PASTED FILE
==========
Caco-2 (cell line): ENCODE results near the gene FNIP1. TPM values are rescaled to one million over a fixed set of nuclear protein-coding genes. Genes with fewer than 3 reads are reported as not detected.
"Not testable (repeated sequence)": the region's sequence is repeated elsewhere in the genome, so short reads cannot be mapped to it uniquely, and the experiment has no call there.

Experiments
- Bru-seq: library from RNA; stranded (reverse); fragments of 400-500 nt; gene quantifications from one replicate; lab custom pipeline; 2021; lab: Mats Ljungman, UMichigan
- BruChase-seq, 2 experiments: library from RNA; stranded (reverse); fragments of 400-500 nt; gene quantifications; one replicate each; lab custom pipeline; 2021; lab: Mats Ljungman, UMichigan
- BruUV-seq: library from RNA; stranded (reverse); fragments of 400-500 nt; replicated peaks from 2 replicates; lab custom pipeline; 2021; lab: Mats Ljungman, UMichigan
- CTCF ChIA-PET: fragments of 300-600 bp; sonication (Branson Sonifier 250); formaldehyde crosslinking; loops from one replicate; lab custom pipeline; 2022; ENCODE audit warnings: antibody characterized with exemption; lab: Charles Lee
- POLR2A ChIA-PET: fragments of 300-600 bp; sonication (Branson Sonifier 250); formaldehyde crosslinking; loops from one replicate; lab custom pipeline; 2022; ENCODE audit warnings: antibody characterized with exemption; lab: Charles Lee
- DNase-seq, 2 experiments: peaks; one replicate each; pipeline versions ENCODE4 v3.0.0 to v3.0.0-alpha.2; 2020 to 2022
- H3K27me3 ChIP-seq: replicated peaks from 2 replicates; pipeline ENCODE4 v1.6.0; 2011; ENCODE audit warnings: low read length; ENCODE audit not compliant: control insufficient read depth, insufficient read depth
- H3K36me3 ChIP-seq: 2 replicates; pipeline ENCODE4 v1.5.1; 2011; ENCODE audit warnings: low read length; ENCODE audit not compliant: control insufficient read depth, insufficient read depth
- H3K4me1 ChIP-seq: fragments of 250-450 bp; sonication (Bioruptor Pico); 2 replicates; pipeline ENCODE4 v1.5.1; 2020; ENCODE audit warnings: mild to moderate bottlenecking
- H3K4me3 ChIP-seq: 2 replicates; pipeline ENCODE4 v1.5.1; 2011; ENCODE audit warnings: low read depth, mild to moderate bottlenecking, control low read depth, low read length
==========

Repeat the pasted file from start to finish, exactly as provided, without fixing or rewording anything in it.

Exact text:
Caco-2 (cell line): ENCODE results near the gene FNIP1. TPM values are rescaled to one million over a fixed set of nuclear protein-coding genes. Genes with fewer than 3 reads are reported as not detected.
"Not testable (repeated sequence)": the region's sequence is repeated elsewhere in the genome, so short reads cannot be mapped to it uniquely, and the experiment has no call there.

Experiments
- Bru-seq: library from RNA; stranded (reverse); fragments of 400-500 nt; gene quantifications from one replicate; lab custom pipeline; 2021; lab: Mats Ljungman, UMichigan
- BruChase-seq, 2 experiments: library from RNA; stranded (reverse); fragments of 400-500 nt; gene quantifications; one replicate each; lab custom pipeline; 2021; lab: Mats Ljungman, UMichigan
- BruUV-seq: library from RNA; stranded (reverse); fragments of 400-500 nt; replicated peaks from 2 replicates; lab custom pipeline; 2021; lab: Mats Ljungman, UMichigan
- CTCF ChIA-PET: fragments of 300-600 bp; sonication (Branson Sonifier 250); formaldehyde crosslinking; loops from one replicate; lab custom pipeline; 2022; ENCODE audit warnings: antibody characterized with exemption; lab: Charles Lee
- POLR2A ChIA-PET: fragments of 300-600 bp; sonication (Branson Sonifier 250); formaldehyde crosslinking; loops from one replicate; lab custom pipeline; 2022; ENCODE audit warnings: antibody characterized with exemption; lab: Charles Lee
- DNase-seq, 2 experiments: peaks; one replicate each; pipeline versions ENCODE4 v3.0.0 to v3.0.0-alpha.2; 2020 to 2022
- H3K27me3 ChIP-seq: replicated peaks from 2 replicates; pipeline ENCODE4 v1.6.0; 2011; ENCODE audit warnings: low read length; ENCODE audit not compliant: control insufficient read depth, insufficient read depth
- H3K36me3 ChIP-seq: 2 replicates; pipeline ENCODE4 v1.5.1; 2011; ENCODE audit warnings: low read length; ENCODE audit not compliant: control insufficient read depth, insufficient read depth
- H3K4me1 ChIP-seq: fragments of 250-450 bp; sonication (Bioruptor Pico); 2 replicates; pipeline ENCODE4 v1.5.1; 2020; ENCODE audit warnings: mild to moderate bottlenecking
- H3K4me3 ChIP-seq: 2 replicates; pipeline ENCODE4 v1.5.1; 2011; ENCODE audit warnings: low read depth, mild to moderate bottlenecking, control low read depth, low read length